The announcement in last year’s autumn budget statement by the Chancellor of the Exchequer that there was going to be a review of the Habitats Regulations was a bit of a shock to everyone (including Defra it seemed). There was a lot of talk about how these EU originated regulations were both a burden and a ridiculous cost to British business. The terms of reference for the review referred to compliance cost, delays, regulations being applied too rigorously. The overall message was that this piece of wildlife legislation was a major obstacle in the way of getting Britain back to growth.
Cue major concern amongst the NGO community. The review only had four months to come up with some answers as the results were due to be announced in the 2012 budget in March. Natural England had to do some serious briefing for Government departments on how the regulations operated. Wildlife organisations were involved in getting legal opinions, writing case studies to highlight good and bad practice and outcomes and attending Defra organised meetings with a broad range of stakeholders.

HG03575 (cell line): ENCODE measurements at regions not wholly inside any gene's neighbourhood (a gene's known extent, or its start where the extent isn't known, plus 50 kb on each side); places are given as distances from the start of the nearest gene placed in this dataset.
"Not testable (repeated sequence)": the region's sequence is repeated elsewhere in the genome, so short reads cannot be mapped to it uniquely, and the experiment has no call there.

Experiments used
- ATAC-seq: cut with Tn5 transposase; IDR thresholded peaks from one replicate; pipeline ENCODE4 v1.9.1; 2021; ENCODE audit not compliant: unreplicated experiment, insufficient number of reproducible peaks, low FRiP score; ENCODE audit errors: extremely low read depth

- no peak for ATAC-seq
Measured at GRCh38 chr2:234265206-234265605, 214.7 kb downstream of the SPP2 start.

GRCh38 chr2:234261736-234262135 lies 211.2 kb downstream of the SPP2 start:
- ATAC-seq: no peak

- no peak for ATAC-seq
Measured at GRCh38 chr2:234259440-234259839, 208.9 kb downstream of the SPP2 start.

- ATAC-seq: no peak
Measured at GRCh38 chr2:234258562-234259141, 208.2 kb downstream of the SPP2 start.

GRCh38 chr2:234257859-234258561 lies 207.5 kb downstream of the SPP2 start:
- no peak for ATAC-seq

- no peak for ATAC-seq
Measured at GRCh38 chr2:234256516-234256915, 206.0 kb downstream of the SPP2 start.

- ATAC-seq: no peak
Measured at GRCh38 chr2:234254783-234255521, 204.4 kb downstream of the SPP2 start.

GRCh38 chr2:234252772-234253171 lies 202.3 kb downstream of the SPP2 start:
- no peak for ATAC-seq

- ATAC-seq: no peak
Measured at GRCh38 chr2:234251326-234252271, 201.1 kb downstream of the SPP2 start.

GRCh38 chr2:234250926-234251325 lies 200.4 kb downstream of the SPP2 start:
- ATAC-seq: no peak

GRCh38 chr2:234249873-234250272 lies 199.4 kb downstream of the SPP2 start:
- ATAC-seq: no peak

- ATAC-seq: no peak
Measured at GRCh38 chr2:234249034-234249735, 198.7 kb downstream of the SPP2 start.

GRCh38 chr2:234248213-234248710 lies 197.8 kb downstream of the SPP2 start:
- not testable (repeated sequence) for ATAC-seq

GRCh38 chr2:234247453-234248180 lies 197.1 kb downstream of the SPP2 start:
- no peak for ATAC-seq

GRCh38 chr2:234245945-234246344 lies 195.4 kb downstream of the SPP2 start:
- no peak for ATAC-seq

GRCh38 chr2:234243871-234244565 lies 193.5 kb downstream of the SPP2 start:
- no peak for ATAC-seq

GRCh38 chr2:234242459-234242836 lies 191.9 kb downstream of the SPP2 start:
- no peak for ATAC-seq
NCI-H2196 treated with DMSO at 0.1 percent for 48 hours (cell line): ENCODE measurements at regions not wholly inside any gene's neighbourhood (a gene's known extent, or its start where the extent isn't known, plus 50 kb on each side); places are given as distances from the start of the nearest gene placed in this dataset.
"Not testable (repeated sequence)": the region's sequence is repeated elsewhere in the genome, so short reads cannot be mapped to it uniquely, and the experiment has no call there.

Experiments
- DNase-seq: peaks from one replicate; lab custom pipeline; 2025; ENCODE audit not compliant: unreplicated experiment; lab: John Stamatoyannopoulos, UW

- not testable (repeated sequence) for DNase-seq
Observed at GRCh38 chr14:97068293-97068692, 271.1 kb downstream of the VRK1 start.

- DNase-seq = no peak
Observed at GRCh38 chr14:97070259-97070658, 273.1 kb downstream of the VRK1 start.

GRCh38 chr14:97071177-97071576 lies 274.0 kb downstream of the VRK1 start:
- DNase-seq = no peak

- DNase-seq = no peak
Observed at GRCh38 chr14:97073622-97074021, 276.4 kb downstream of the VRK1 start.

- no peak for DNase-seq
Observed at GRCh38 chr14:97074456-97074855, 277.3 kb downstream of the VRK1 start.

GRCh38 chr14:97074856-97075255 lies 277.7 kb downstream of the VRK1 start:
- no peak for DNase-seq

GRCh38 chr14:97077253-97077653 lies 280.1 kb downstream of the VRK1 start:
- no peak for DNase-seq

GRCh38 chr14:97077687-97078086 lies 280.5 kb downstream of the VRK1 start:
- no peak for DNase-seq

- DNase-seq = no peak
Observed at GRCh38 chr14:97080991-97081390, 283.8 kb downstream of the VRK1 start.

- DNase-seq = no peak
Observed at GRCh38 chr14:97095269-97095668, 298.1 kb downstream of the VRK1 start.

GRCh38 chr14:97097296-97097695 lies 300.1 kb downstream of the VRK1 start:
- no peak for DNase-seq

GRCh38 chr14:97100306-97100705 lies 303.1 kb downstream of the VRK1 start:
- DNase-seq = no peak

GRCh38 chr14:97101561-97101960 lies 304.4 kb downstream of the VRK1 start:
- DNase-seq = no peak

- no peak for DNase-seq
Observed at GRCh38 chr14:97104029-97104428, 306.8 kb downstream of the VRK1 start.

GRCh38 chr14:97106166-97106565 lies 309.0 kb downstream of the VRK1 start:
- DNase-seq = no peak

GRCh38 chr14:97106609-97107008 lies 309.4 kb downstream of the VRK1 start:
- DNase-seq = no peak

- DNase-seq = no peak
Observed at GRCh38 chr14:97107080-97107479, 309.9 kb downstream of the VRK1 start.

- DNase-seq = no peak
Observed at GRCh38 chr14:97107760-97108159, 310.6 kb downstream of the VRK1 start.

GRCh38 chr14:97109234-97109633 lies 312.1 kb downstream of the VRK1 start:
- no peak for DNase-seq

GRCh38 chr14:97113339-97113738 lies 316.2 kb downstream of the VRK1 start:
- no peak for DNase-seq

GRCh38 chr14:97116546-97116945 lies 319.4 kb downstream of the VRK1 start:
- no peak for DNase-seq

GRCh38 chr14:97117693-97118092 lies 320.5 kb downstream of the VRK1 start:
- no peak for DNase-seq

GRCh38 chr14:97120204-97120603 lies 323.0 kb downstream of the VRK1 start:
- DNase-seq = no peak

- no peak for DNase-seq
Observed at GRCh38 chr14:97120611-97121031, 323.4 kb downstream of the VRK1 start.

In the end the results were not announced as part of the budget but were put out the following day. Why? Well it turns out that there is little or no evidence that the Habitats Regulations are causing problems! The report has a list of 28 measures for improvement, some of which are about holding more meetings to discuss things in more detail but others include making sure that we improve ecological knowledge in planning authorities so that better informed decisions can be made, providing better guidance for applicants, sharing of data, and monitoring of impacts once permissions have been given so that we can learn from the process – which may just speed up how things are progressed next time around.
However, just before we get too complacent, whilst so far things are looking positive, as with the Red Tape Challenge announcement earlier this week, the details will be in how we progress from here…
Frances Winder, Conservation Policy Officer